After the sister made her last call, one of the church women went to her and embraced her. The sister cried in her arms.
The woman asked, "Do you have a church family?"
The sister answered, "No, but when I was a child I used to go to Sunday School."
The church woman didn’t let the conversation drop but went on to tell her of the importance of having this family beyond your immediate family.
The woman listened and heard.
That story struck a chord with me which resonates to this day. How often I have witnessed the importance of the family beyond family, the importance of the spiritual family, the church family.
I have never witnessed it more powerfully than I have witnessed it in this church. Since I have been here several members of our fellowship have experienced significant health issues and other trials. This family of faith has embraced them in very powerful ways and practical ways—ways that have been greatly appreciated and deeply meaningful. I have often wondered how people can even get along without church, a family beyond family. This sense of family can be found in any size church but never more powerfully than in a small church.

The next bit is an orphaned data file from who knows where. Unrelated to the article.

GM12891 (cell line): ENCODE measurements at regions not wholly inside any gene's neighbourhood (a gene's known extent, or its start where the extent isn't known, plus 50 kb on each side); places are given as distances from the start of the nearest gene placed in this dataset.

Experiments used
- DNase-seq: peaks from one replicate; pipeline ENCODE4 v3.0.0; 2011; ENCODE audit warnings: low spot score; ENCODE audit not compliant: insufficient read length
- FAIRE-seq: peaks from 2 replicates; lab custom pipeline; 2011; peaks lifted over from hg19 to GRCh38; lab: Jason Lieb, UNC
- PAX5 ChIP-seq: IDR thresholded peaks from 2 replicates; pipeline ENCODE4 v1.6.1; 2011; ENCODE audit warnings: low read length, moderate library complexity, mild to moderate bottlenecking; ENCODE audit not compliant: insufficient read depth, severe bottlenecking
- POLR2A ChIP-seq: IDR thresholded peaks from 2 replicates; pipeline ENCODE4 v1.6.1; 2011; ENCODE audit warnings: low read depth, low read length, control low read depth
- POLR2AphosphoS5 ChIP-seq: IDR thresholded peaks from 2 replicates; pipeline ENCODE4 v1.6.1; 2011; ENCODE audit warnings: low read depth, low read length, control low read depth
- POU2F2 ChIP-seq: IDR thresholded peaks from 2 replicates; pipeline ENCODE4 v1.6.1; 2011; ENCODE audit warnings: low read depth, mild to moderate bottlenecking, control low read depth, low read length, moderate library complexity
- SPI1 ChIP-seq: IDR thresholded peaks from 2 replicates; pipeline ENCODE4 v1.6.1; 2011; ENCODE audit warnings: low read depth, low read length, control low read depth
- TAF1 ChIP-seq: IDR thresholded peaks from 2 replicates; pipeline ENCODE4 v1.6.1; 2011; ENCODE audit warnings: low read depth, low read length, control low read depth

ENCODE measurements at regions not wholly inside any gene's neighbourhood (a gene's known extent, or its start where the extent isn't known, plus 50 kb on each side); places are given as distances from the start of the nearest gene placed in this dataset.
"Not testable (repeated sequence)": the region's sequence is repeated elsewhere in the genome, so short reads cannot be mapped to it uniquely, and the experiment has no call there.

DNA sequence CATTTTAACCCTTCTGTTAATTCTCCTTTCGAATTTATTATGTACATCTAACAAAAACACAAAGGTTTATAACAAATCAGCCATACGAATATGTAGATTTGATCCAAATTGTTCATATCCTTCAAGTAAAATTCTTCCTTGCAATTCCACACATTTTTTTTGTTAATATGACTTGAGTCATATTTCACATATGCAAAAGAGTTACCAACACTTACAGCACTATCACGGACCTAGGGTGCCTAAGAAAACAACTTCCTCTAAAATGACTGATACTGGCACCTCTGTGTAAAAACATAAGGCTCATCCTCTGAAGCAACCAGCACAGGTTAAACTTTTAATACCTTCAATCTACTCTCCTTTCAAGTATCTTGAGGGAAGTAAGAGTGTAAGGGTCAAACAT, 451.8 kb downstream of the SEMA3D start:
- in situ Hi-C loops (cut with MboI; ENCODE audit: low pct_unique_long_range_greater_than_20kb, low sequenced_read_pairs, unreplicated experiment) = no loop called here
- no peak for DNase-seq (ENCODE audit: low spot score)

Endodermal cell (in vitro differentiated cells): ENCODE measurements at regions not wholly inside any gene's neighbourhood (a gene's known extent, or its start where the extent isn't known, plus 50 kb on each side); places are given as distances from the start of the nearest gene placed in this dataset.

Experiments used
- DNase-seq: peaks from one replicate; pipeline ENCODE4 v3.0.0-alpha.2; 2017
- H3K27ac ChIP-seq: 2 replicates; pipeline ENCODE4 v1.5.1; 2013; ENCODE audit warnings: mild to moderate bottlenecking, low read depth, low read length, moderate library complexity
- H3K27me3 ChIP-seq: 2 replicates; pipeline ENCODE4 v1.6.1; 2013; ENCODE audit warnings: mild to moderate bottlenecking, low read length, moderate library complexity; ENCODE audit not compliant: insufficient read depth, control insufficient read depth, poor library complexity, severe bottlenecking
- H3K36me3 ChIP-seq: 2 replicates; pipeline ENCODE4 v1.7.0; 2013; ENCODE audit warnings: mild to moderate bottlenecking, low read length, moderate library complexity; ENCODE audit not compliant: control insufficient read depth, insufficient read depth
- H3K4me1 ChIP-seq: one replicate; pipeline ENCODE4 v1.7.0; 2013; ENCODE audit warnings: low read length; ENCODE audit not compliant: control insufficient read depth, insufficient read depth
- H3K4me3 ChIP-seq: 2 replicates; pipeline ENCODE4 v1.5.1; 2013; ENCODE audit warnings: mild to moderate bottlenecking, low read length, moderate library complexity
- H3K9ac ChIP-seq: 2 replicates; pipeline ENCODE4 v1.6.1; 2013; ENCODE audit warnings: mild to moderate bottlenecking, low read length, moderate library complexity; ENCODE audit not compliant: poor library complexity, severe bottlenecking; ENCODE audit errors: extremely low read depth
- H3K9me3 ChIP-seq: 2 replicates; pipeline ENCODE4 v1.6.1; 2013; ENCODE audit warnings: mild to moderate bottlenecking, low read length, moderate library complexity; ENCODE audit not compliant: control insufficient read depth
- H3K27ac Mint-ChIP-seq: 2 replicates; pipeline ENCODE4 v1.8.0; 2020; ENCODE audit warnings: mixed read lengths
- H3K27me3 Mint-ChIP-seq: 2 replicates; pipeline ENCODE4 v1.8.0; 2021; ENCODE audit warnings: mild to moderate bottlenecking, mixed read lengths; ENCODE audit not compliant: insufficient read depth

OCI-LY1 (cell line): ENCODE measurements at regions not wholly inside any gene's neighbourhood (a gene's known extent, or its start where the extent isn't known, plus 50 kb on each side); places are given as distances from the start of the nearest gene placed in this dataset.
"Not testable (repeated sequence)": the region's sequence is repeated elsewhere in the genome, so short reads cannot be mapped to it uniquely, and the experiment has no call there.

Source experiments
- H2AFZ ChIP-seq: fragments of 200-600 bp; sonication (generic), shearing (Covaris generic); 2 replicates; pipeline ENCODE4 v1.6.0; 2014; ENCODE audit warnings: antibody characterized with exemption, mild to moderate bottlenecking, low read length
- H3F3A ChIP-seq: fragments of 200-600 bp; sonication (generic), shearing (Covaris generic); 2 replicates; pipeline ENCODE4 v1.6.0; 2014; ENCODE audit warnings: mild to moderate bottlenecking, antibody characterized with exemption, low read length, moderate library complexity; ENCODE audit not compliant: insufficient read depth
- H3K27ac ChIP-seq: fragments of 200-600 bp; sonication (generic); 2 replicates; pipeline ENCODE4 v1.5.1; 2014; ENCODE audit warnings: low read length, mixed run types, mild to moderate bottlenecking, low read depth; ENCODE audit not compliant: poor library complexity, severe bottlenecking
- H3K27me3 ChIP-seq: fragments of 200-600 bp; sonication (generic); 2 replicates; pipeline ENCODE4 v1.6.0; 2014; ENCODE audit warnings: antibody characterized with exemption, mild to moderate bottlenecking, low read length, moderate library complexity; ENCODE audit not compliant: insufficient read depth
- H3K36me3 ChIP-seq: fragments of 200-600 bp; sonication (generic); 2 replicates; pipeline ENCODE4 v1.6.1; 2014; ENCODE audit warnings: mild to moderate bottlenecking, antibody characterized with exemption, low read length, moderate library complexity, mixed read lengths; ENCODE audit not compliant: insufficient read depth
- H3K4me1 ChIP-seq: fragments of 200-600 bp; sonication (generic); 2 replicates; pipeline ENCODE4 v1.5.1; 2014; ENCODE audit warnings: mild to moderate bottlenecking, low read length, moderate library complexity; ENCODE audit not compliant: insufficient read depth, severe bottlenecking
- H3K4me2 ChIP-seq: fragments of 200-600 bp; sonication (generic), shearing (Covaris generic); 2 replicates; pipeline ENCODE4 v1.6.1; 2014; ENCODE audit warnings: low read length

I am reminded of the words published in the newsletter of the Oakland (Calif.) Church of the Brethren:
In a big world, the small church has remained intimate. In a fast world, the small church has been steady. In an expensive world, the small church has remained plain. In a complex world, the small church has remained simple. In a rational world, the small church has kept feeling. In a mobile world, the small church has been an anchor. In an anonymous world, the small church calls us by name.